C.L-H: Our thinking is that we will put forward someone who will personify the couple’s ground-breaking work. We must be careful that we do not add to this already fevered institutional modus operandi that we see and hear all around us which in its box-tick and quota form is so evidently having the opposite effect of the one intended.
We are looking then at a name and a person?
C.L-H: We are looking at a Chilton Cantelo pupil and a contemporary of mine Abu Bakr Mahe Balewa of Nigeria, one of a large contingent of pupils from West Africa at the school. He was of princely origin, and a good sport in every sense and who in our view encapsulates these pioneering policies of the Cotes-James. A fantastic future awaited him. Yet he was assassinated in a military coup, leaving only the sense of what might have been.
This is an area of public debate that in its contemporary form swerves between uncompromising proclamations of fanatical righteousness to the kind of grovelling collective apologies you referred to. Your critics, and they will certainly exist, might reasonably point out that you are living in a cloud cuckoo land based on an era when things were rather more clear cut than they are now?
C.L-H: Inevitably there will be this notion that we are converting through our rosy memories Chilton Cantelo into a Camelot. In a sense we are trying to get above the noise level, with its strident pieties and apologias, and point out the success of the Cotes-James in accomplishing a desiderata, a state of affairs, which so many other institutions with their different and usually self-serving agendas claim to be seeking today. Of course these vested interests do not want to be told or even reminded that someone was there before them.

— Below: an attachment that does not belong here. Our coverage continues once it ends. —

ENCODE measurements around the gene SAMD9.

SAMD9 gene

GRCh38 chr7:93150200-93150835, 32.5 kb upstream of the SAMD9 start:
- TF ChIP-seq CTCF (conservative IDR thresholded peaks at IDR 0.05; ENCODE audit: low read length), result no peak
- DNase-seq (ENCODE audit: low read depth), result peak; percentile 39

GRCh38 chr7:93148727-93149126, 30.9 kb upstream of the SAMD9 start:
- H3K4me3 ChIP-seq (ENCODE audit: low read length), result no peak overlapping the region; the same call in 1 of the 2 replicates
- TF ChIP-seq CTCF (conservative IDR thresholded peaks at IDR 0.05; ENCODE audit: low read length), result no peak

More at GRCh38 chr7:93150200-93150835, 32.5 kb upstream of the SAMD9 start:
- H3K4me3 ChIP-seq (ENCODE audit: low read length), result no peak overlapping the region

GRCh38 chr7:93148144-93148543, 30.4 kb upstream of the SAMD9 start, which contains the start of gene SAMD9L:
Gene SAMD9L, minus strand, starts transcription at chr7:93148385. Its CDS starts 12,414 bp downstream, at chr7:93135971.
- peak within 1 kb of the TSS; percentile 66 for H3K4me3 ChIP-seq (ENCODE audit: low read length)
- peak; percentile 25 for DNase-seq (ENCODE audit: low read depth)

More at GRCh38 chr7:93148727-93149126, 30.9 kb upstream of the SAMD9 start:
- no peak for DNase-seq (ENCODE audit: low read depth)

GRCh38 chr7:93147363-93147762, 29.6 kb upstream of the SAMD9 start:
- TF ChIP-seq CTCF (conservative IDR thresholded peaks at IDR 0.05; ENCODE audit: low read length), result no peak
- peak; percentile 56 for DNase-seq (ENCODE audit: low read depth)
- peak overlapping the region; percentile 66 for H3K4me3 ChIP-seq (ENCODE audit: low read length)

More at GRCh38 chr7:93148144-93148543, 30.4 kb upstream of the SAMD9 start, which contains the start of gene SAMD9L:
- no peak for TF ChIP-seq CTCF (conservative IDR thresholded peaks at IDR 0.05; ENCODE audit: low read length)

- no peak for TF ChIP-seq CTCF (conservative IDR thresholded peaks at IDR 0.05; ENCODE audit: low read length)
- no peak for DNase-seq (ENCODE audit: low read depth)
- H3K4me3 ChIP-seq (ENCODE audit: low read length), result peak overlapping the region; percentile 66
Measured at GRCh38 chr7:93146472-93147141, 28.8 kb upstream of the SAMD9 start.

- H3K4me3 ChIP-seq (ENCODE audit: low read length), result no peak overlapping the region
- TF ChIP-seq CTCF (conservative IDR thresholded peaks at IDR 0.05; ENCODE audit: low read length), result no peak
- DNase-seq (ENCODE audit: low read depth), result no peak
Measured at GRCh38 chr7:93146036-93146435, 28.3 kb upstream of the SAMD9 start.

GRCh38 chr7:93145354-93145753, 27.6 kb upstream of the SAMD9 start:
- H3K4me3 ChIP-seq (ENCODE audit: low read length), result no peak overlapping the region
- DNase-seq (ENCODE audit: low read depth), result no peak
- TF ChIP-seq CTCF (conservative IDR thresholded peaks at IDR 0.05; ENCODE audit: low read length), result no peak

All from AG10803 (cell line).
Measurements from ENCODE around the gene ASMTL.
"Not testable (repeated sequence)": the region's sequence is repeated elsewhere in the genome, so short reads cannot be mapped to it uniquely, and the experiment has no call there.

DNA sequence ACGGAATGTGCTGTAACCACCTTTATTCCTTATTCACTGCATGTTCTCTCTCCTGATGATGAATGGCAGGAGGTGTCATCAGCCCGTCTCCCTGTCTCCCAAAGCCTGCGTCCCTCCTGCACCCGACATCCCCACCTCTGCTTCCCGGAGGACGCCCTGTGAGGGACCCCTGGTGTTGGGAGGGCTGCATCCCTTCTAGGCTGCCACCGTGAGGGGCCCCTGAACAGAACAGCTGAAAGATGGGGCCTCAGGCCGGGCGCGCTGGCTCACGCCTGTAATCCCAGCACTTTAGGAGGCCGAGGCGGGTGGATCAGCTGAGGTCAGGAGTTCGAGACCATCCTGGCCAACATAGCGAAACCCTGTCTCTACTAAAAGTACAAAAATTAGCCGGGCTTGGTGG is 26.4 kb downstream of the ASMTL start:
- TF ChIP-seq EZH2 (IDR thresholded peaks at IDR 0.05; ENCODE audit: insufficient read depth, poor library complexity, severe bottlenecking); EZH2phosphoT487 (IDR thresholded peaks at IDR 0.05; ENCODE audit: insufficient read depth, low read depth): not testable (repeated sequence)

Talking of agendas; what is your own plan of action in projecting into the wider world this snapshot of the work of the Cotes-James in the shape of the memory of Abu Bakr Mahe, your old school chum?
C.L-H: We have begun by talking about it and a study group of Oldies was convened recently at Bristol which has the added advantage of being my home town. It was quite an international gathering and there was a broad concensus on the value of Abu Bakr as a symbol of the achievement of the Cotes-James policies and thus of their own values. We must be very conscious of the fact that they did not just talk about their vision of diversity. They did something about it. So we too must ensure that we do something rather than merely talk about doing something.
Is there a feeling, do you think, that you have left your run too late? That this project should have started rather earlier when you and the rest of the world was a bit younger?
It is only in these recent years that the effluxion of time has allowed us to get a handle on their achievements. Only now has the clarity of their vision come quite literally into such sharp focus. It is quite true that as a group even our most avid admirers would not describe us as being in the first flush of youth. We must do though what we can, while we still can………
Hail and farewell.
We farewell John Price and welcome the new head of Chilton Cantelo Verity White; the third and the fourth heads respectively in the 54 year history of the school… Oldies will remember John for his enthusiastic support of the alumnus group. This was characterised most spectacularly when he broke off his holiday to attend the 2012 Reunion of Reunions. The long tours of duty by the heads of Chilton Cantelo emphasise the way in which it has become such an institutional fixture in education in the South West, and indeed in the UK as a whole. We wish John and Jane all the best for the future and we look forward to rendering in terms of historical support to the new head such energies as we may be able to summon in the years to come.